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Availability – The Five-Legged Stool
As we point out in our availability seminars, there are five fundamental requirements to be met by any system for which availability is an issue. They are redundancy, dispersion, isolation, failover, and testing.
Redundancy is the obvious requirement. If a component in the system fails, there must be an equivalent component to take its place. Redundancy goes beyond hardware and software. It extends to people. If the guy in-the-know is unavailable when you need him, your system may well be down.
To protect against major disasters, the redundant components should be dispersed over sufficient distances to ensure that no common event will take down all of them. Technologies such as clusters, RAID, and virtualization do not provide dispersion. Furthermore, the redundant components should be isolated. A fault in one should not create a fault in another (redundant power grids are a good example).
Redundant components are ineffective if one cannot fail over quickly to a backup component. Failover time, which can range from hours to seconds, is the key factor in the degree of availability that is achieved. Failover must also be reliable. This can only be guaranteed by periodic testing of failover, a process often given short-shrift because of its cost and risk.
We focus on all of these requirements in our availability seminars with theory, practice, and case studies. Check out our seminar synopses on our web site, and give us a call to schedule an educational experience.
Dr. Bill Highleyman, Managing Editor
A large, international packaged-tour operator found that its booking system was being overloaded with rafts of customer queries before the customers made final transactions. A typical customer investigates several travel arrangements, such as airfares, hotels, and car rentals, before making a booking decision. This activity is called the look-to-book ratio.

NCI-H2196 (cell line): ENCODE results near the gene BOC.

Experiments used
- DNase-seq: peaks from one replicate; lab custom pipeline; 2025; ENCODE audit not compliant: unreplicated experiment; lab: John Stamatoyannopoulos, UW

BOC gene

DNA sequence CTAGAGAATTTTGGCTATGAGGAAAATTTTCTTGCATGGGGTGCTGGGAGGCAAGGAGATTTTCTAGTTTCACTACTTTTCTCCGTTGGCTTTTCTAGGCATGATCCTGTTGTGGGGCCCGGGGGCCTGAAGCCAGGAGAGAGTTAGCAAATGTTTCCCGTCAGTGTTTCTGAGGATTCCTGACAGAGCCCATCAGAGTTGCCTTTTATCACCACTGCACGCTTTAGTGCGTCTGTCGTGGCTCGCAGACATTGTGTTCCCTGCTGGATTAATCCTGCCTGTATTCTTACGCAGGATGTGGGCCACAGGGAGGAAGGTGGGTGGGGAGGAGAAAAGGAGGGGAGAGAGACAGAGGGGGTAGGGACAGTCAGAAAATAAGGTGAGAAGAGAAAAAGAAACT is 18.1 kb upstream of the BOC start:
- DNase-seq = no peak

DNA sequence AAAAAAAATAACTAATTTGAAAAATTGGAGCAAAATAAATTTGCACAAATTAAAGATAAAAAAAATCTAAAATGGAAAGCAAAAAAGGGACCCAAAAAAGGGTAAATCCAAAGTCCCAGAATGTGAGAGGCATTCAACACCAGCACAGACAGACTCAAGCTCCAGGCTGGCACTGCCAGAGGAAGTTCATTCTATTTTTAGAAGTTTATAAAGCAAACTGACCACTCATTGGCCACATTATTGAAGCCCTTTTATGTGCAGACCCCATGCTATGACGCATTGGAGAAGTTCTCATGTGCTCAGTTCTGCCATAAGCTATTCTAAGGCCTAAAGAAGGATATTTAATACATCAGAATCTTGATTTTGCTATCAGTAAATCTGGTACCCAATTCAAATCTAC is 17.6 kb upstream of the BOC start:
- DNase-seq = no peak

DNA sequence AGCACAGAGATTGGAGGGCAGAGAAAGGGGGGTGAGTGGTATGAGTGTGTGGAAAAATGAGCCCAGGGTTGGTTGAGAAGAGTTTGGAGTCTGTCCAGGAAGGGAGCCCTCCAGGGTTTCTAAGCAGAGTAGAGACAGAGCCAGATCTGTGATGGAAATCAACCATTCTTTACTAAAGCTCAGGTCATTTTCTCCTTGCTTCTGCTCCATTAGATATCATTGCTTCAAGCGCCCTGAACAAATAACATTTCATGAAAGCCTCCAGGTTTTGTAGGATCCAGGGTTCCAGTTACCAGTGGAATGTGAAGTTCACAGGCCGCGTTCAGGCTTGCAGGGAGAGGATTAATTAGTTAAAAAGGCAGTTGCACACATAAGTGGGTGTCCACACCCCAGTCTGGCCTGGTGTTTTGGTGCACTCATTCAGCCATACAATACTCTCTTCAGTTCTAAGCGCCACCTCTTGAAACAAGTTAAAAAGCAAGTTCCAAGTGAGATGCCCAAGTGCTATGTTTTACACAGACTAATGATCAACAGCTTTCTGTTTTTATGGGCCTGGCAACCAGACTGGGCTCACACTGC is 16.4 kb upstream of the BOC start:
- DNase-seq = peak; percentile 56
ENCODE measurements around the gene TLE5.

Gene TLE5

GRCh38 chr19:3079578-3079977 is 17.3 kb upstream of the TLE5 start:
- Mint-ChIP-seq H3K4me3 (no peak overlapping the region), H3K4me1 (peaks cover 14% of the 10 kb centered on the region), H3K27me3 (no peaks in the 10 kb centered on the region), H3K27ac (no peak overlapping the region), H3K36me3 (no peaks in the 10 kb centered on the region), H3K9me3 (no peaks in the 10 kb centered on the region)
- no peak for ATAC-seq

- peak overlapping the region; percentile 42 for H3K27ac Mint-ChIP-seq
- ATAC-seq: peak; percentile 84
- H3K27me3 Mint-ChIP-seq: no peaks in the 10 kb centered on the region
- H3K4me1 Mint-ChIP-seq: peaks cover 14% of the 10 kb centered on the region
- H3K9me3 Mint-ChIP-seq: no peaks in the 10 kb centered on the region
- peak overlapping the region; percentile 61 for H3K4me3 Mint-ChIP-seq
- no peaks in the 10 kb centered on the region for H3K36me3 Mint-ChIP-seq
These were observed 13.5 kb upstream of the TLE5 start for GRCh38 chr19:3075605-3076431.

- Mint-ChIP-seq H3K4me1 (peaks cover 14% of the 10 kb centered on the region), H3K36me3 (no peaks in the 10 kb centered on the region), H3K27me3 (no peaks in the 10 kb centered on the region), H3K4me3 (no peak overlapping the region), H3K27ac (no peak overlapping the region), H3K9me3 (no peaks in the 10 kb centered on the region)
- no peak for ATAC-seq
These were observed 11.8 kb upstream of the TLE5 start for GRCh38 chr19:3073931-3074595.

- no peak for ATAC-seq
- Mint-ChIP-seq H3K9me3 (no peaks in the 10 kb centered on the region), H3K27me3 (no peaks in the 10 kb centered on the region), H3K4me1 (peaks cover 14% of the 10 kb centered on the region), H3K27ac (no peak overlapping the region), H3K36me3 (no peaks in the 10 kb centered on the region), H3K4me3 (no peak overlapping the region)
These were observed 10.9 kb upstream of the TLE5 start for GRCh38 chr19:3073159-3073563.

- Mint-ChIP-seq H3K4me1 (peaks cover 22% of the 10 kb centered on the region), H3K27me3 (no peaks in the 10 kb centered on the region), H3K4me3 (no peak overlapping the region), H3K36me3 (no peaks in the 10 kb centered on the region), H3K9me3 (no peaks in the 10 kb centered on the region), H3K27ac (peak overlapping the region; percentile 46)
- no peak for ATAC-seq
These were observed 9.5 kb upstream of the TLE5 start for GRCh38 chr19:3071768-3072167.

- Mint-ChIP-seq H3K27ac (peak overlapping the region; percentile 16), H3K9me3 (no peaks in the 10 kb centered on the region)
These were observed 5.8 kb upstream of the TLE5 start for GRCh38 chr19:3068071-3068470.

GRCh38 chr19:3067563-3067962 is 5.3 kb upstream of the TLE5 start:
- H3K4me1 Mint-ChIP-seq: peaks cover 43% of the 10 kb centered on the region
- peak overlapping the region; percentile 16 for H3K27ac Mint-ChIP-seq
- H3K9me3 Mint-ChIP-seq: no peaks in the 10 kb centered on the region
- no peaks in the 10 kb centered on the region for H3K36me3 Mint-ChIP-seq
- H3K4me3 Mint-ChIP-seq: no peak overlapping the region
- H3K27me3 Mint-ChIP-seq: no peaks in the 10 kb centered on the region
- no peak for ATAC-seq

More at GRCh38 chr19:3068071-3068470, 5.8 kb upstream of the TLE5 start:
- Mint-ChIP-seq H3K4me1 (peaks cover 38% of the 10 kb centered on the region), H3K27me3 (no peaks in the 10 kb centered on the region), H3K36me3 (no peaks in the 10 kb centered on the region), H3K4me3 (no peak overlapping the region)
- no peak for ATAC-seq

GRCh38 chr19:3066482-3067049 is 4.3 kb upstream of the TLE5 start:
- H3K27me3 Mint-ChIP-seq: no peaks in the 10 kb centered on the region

The tour operator solved its overload problem by moving to an asymmetric, active/active configuration that allows it to process queries efficiently with Windows query nodes while dedicating its large NonStop transaction-processing systems to the execution of the final booking transactions. Database changes made to the booking node are replicated to query nodes that provide independent query processing.
In addition, the booking and query nodes can interchange roles to eliminate planned downtime and to provide continuous availability and disaster tolerance in the event of a system fault or a data-center failure.
Equally important is that the system is now easily expandable by adding Windows query nodes. Expandability is simple and economic.
In Part 1 of this series, we reviewed various concepts of availability. We pointed out that systems can be highly available, exhibiting minutes of downtime per outage, or continuously available with seconds of downtime per outage. If a backup data center is provided in order to continue operations following a disaster of some sort, the backup data center can provide disaster recovery or disaster tolerance. With disaster recovery, IT services can be restored, though it may take days or weeks. With disaster tolerance, IT services continue uninterrupted following a disaster.